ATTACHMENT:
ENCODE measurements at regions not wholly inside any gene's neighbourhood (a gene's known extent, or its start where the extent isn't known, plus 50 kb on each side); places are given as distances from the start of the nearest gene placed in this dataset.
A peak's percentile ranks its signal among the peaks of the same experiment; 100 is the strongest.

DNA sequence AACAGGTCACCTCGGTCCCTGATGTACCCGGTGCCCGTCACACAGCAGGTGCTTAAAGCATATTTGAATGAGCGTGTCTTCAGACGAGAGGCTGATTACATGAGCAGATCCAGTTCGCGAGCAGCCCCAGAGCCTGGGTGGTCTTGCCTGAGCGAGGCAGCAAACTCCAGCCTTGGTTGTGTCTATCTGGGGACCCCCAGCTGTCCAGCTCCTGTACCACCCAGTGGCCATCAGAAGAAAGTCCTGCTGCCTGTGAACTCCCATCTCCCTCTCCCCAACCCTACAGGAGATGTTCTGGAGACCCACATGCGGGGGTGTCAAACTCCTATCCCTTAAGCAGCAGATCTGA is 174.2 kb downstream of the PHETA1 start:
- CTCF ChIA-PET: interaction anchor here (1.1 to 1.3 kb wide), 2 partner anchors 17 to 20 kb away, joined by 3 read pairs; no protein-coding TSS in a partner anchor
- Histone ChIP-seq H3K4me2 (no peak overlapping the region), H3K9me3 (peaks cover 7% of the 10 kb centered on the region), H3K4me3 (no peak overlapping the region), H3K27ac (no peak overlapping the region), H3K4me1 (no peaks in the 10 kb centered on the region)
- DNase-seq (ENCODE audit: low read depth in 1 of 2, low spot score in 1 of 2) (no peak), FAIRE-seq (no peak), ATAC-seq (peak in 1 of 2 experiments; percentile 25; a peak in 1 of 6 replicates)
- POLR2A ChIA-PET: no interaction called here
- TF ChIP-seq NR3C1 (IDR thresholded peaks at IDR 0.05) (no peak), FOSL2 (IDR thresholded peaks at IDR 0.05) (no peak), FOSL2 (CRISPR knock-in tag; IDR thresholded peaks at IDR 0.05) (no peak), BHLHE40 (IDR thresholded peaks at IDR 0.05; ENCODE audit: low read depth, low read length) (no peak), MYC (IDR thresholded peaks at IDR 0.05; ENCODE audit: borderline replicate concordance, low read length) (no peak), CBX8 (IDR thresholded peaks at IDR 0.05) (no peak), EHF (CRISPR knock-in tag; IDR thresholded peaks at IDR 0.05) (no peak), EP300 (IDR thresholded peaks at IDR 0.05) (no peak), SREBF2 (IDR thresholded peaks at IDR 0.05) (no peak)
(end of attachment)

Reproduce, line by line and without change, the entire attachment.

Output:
ENCODE measurements at regions not wholly inside any gene's neighbourhood (a gene's known extent, or its start where the extent isn't known, plus 50 kb on each side); places are given as distances from the start of the nearest gene placed in this dataset.
A peak's percentile ranks its signal among the peaks of the same experiment; 100 is the strongest.

DNA sequence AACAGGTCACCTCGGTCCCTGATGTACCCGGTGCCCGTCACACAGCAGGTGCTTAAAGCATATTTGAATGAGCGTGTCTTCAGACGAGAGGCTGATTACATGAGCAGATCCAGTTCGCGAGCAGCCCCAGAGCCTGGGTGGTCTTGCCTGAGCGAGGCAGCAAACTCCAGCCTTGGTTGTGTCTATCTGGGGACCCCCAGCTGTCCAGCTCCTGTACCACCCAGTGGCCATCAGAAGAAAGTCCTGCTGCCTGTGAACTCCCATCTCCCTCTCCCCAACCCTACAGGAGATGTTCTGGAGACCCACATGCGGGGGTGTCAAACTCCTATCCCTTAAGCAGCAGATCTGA is 174.2 kb downstream of the PHETA1 start:
- CTCF ChIA-PET: interaction anchor here (1.1 to 1.3 kb wide), 2 partner anchors 17 to 20 kb away, joined by 3 read pairs; no protein-coding TSS in a partner anchor
- Histone ChIP-seq H3K4me2 (no peak overlapping the region), H3K9me3 (peaks cover 7% of the 10 kb centered on the region), H3K4me3 (no peak overlapping the region), H3K27ac (no peak overlapping the region), H3K4me1 (no peaks in the 10 kb centered on the region)
- DNase-seq (ENCODE audit: low read depth in 1 of 2, low spot score in 1 of 2) (no peak), FAIRE-seq (no peak), ATAC-seq (peak in 1 of 2 experiments; percentile 25; a peak in 1 of 6 replicates)
- POLR2A ChIA-PET: no interaction called here
- TF ChIP-seq NR3C1 (IDR thresholded peaks at IDR 0.05) (no peak), FOSL2 (IDR thresholded peaks at IDR 0.05) (no peak), FOSL2 (CRISPR knock-in tag; IDR thresholded peaks at IDR 0.05) (no peak), BHLHE40 (IDR thresholded peaks at IDR 0.05; ENCODE audit: low read depth, low read length) (no peak), MYC (IDR thresholded peaks at IDR 0.05; ENCODE audit: borderline replicate concordance, low read length) (no peak), CBX8 (IDR thresholded peaks at IDR 0.05) (no peak), EHF (CRISPR knock-in tag; IDR thresholded peaks at IDR 0.05) (no peak), EP300 (IDR thresholded peaks at IDR 0.05) (no peak), SREBF2 (IDR thresholded peaks at IDR 0.05) (no peak)